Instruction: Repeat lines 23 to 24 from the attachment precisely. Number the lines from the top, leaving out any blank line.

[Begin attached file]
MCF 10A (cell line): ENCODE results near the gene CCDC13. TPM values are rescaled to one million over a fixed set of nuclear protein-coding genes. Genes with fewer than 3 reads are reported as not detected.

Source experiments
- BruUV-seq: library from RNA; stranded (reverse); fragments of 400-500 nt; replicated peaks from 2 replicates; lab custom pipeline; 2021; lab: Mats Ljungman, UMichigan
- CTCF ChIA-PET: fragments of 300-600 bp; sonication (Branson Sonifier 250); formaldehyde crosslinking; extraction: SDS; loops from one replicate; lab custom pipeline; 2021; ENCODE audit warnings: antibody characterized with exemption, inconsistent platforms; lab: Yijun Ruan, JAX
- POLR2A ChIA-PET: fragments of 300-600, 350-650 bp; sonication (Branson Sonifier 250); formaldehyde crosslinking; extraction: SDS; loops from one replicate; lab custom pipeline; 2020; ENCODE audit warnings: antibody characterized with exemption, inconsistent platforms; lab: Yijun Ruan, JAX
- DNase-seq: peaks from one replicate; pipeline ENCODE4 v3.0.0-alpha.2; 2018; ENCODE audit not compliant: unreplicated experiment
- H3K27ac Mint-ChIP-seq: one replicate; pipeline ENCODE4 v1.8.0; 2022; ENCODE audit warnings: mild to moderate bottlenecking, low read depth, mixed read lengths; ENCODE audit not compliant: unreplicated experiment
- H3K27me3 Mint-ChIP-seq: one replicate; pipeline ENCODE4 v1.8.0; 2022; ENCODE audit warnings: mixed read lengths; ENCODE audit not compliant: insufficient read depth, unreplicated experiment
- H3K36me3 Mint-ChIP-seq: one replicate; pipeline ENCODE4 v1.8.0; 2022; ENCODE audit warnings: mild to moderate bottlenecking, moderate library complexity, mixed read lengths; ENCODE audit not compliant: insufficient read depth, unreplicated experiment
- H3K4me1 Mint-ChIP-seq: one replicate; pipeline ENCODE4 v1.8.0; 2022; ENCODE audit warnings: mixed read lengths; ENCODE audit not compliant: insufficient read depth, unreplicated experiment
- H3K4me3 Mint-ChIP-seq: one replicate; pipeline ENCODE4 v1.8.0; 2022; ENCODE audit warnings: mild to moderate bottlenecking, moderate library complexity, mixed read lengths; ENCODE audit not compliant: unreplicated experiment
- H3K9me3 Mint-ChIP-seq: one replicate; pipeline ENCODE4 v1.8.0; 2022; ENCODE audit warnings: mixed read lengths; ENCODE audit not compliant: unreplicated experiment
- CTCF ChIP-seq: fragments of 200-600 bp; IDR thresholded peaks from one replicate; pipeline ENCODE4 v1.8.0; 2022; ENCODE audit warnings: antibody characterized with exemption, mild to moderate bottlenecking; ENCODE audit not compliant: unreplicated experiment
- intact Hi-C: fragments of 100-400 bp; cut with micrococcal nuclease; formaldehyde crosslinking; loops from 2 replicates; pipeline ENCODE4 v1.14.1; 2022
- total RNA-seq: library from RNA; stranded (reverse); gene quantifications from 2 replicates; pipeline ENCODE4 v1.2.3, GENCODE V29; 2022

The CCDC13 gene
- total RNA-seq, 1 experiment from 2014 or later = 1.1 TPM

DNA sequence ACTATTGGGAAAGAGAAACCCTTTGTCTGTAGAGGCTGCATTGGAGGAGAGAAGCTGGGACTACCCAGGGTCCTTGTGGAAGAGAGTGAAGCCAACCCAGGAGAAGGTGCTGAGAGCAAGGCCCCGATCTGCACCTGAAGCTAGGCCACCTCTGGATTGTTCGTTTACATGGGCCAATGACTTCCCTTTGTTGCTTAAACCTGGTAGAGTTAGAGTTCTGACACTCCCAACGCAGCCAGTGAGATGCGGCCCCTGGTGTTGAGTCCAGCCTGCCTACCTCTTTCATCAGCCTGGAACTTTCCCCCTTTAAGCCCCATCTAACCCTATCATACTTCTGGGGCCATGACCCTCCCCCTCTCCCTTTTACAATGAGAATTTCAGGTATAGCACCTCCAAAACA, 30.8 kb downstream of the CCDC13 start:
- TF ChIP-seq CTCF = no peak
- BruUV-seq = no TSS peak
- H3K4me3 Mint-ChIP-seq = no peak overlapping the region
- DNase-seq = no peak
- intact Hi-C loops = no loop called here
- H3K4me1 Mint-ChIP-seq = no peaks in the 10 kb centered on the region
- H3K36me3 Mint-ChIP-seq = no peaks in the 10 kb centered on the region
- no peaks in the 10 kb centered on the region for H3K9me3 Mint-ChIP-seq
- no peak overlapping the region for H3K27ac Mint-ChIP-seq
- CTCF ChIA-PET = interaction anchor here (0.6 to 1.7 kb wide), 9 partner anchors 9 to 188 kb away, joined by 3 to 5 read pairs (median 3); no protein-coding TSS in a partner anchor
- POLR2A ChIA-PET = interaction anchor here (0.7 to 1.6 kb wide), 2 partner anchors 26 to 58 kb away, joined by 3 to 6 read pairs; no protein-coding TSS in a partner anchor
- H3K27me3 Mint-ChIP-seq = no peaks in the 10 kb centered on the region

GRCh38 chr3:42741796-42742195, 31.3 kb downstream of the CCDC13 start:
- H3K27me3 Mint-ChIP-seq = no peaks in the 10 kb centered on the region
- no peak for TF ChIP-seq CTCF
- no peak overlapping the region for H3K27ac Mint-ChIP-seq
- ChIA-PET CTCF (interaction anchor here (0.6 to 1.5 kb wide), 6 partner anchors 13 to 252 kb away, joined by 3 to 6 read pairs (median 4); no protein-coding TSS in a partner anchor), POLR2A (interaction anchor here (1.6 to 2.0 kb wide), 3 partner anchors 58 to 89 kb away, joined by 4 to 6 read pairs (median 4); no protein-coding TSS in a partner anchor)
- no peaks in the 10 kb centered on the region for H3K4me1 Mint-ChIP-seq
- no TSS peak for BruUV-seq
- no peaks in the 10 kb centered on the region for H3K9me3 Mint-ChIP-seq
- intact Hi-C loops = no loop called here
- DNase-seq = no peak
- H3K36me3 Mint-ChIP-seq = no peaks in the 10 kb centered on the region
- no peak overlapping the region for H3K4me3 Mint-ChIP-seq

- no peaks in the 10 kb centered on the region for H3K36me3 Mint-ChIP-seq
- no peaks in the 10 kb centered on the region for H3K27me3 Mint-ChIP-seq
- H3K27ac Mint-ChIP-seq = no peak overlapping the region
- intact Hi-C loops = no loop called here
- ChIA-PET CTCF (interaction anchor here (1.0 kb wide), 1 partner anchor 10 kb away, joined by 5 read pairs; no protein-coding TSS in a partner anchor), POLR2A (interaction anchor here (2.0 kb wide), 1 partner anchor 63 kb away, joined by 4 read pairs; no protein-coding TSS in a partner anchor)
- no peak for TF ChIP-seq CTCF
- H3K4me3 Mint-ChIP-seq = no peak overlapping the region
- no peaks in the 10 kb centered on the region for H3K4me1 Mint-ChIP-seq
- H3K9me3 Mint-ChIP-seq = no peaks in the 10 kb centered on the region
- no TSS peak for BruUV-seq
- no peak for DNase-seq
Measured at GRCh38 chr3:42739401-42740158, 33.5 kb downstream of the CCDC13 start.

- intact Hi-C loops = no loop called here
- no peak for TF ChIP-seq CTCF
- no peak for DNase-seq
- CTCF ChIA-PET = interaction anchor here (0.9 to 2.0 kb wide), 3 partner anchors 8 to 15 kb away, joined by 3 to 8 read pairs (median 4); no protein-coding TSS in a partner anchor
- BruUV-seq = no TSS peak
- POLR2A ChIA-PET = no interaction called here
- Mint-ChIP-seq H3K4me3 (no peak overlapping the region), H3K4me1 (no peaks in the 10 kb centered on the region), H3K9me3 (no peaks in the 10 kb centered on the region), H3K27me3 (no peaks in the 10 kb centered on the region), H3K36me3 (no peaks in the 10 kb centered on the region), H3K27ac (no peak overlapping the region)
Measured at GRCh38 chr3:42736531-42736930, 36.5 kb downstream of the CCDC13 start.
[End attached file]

- intact Hi-C loops = no loop called here
- H3K4me1 Mint-ChIP-seq = no peaks in the 10 kb centered on the region